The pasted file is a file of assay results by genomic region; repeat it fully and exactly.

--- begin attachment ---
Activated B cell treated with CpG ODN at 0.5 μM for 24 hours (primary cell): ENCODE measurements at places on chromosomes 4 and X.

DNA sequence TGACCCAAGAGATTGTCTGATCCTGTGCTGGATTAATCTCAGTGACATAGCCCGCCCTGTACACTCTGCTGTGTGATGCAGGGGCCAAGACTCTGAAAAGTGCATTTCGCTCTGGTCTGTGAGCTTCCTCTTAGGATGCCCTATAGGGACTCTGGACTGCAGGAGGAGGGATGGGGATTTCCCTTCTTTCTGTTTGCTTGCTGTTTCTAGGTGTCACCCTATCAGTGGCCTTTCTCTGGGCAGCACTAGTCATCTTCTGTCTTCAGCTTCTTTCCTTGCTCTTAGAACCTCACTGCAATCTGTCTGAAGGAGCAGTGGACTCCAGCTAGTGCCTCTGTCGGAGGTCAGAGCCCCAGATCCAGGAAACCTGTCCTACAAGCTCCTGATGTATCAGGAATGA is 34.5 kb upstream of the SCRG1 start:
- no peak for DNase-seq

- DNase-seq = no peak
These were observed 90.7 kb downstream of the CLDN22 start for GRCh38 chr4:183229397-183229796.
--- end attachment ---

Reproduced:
Activated B cell treated with CpG ODN at 0.5 μM for 24 hours (primary cell): ENCODE measurements at places on chromosomes 4 and X.

DNA sequence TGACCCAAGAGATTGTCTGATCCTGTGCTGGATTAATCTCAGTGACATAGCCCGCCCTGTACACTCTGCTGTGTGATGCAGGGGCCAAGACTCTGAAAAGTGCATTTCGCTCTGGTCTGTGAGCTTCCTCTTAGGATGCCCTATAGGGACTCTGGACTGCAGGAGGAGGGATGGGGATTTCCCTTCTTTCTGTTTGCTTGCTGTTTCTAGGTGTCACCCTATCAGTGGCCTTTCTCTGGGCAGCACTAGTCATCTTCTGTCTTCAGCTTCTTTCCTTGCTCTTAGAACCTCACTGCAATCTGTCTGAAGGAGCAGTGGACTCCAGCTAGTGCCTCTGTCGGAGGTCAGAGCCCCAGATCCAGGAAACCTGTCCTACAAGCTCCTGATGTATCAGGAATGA is 34.5 kb upstream of the SCRG1 start:
- no peak for DNase-seq

- DNase-seq = no peak
These were observed 90.7 kb downstream of the CLDN22 start for GRCh38 chr4:183229397-183229796.